Bye, Bye Bloat
Are you tired of feeling bloated 24/7? I understand. I felt bloated for so long I couldn’t help but obsess over why this was happening. From articles about parasite cleanses to long detoxes, I didn’t know which route was the best for me. I felt helpless because either I was intolerant to every food or I had a deep-rooted issue. I can write a lot more about this, but along the journey, I’ve found a few ways that help me reduce the infamous bloat.
You might not be absorbing sugar properly.
Soda, candy, juice, granola, cereal, and “energy” bars are common food items with a high amount of fructose. There are three different types of sugar: fructose, glucose, and galactose. The combination of two sugars forms a disaccharide (two sugars). For example, glucose and galactose form lactose, which is the sugar found in milk. If you’re lactose intolerant, then your body cannot absorb those two sugars.
Drink this incredible concoction.
For optimal gut health, aka your microbiome, probiotics have been hot over the past few years. Bacteria in our gut are less diverse due to environmental changes, processed foods, antibiotics, and other factors. Probiotics introduce bacteria into your intestines to promote diversity and improve functioning. I mix VSL probiotic powder with apple cider vinegar with water twice a week. This concoction reduces my hunger cravings and helps my digestion. Pro tip: Don't use probiotics with hot liquids. I use a strong probiotic, but I recommend testing out a few brands at your local health food store (Whole Foods or Trader Joes) to get started.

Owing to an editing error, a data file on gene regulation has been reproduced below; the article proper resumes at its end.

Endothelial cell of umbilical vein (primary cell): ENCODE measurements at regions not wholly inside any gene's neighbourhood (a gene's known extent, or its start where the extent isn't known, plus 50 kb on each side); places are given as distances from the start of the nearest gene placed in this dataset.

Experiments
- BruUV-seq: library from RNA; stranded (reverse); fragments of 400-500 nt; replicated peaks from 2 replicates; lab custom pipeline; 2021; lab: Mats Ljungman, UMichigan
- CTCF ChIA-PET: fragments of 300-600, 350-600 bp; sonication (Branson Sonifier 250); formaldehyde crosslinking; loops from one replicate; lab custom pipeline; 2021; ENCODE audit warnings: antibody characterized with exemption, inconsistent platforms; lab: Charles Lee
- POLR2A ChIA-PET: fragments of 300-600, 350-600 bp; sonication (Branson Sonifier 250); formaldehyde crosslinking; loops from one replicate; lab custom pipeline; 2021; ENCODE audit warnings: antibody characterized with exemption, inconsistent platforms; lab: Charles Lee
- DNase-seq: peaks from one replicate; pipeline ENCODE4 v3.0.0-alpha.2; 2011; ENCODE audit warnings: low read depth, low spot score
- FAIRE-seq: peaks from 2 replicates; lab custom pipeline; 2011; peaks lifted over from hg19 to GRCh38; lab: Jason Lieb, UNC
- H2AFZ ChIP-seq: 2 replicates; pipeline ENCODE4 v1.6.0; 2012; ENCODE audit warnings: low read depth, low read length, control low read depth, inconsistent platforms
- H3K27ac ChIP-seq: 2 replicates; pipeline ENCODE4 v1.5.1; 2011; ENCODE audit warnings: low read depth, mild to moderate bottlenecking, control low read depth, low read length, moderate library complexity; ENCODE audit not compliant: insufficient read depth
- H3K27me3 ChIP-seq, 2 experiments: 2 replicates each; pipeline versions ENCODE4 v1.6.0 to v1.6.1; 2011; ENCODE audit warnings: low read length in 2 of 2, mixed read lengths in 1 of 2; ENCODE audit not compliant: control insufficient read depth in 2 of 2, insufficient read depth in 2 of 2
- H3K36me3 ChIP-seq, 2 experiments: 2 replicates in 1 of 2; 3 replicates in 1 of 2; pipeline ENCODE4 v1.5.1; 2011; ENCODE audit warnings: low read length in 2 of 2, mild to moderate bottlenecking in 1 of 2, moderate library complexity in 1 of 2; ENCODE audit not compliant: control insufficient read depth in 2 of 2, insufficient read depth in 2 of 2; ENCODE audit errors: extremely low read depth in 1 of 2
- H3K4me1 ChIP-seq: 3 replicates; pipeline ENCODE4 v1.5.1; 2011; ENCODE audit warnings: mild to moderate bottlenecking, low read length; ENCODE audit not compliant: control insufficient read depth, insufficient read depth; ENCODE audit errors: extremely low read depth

Move, move, move.
Your body needs movement. If you’re eating and sitting all day, then your body doesn’t get that extra nudge to push food through your gut. It “helps stimulate peristalsis, which is the process of moving digested food through the GI tract” (1b). Since your blood sugar spikes after eating a meal, a quick walk can help your digestion and also lower blood sugar levels.
Put a pause on your nightly snack runs.
I’ve formed a habit where I don’t snack after dinner. I eat my last meal around 7- 8 pm and stick to water for the rest of the night. If you follow intermittent fasting or other popular fasting methods, then you might already be practicing this. However, if you don’t, then setting an end time for your last meal could be useful in the long run. If you’re a female in your reproductive years, beware of intermittent fasting. Studies about intermittent fasting focus on men and now raise concerns about the negative effects on women. The recommended fasting time is ~14 hours for women in these years.